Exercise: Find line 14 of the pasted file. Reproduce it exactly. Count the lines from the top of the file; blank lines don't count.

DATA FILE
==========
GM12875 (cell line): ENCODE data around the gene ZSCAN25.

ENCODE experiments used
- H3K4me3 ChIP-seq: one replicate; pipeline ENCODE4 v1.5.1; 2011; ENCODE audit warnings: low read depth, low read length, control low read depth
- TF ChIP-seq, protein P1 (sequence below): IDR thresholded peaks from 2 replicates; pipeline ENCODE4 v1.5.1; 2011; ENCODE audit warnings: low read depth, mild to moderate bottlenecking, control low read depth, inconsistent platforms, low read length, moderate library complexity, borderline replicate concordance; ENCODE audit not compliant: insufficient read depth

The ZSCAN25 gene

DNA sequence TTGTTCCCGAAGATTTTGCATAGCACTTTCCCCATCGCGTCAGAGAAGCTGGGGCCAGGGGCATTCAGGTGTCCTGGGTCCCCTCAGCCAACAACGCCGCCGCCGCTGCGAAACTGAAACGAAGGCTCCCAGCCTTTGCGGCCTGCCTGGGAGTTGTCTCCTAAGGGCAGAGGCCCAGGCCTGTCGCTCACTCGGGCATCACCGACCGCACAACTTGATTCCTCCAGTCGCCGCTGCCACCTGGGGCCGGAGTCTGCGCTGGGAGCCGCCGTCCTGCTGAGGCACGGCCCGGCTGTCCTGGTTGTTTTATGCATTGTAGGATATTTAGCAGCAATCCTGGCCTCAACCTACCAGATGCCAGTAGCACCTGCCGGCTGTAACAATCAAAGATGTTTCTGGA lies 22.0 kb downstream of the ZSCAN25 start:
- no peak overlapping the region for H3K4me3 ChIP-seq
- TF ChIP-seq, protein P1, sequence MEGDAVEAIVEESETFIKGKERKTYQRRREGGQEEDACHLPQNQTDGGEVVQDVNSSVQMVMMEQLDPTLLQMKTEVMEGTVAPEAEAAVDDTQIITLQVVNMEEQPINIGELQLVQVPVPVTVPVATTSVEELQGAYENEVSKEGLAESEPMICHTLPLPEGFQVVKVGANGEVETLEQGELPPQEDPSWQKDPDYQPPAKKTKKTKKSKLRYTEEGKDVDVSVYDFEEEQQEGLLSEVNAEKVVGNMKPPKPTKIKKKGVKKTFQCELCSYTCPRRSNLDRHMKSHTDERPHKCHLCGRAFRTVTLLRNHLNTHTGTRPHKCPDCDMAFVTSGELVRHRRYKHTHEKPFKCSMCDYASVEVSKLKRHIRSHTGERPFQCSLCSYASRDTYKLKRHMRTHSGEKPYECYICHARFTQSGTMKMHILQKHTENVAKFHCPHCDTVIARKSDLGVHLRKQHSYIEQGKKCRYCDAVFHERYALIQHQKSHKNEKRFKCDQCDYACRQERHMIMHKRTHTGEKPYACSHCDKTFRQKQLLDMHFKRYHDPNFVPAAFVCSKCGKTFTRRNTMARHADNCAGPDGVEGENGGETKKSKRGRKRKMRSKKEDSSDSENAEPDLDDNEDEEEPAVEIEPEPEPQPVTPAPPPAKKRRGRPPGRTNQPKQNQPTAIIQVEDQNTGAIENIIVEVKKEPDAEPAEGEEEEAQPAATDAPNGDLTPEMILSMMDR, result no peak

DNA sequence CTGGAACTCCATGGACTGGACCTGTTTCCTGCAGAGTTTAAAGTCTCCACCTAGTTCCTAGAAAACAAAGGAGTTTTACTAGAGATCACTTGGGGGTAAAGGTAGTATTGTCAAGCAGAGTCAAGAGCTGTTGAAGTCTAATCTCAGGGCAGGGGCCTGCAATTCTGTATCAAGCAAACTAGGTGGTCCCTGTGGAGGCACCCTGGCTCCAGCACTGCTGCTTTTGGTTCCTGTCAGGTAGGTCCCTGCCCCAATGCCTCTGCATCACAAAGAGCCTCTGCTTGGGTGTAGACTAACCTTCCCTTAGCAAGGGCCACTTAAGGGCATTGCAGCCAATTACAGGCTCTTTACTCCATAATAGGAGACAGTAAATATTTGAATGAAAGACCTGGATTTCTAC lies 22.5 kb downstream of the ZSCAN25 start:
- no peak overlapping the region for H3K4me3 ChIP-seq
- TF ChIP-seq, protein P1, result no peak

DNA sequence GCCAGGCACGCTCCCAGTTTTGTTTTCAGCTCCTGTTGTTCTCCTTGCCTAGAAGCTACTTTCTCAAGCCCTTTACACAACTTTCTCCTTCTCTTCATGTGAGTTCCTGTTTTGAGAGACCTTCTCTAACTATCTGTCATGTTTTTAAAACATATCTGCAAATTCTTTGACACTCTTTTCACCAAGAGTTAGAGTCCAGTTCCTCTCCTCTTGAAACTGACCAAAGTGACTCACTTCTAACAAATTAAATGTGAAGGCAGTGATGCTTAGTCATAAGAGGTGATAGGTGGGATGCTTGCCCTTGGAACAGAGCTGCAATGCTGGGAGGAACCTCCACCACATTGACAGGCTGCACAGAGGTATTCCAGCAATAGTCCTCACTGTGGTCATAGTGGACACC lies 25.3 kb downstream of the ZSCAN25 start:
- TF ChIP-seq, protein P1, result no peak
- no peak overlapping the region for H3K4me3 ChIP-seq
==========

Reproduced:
- no peak overlapping the region for H3K4me3 ChIP-seq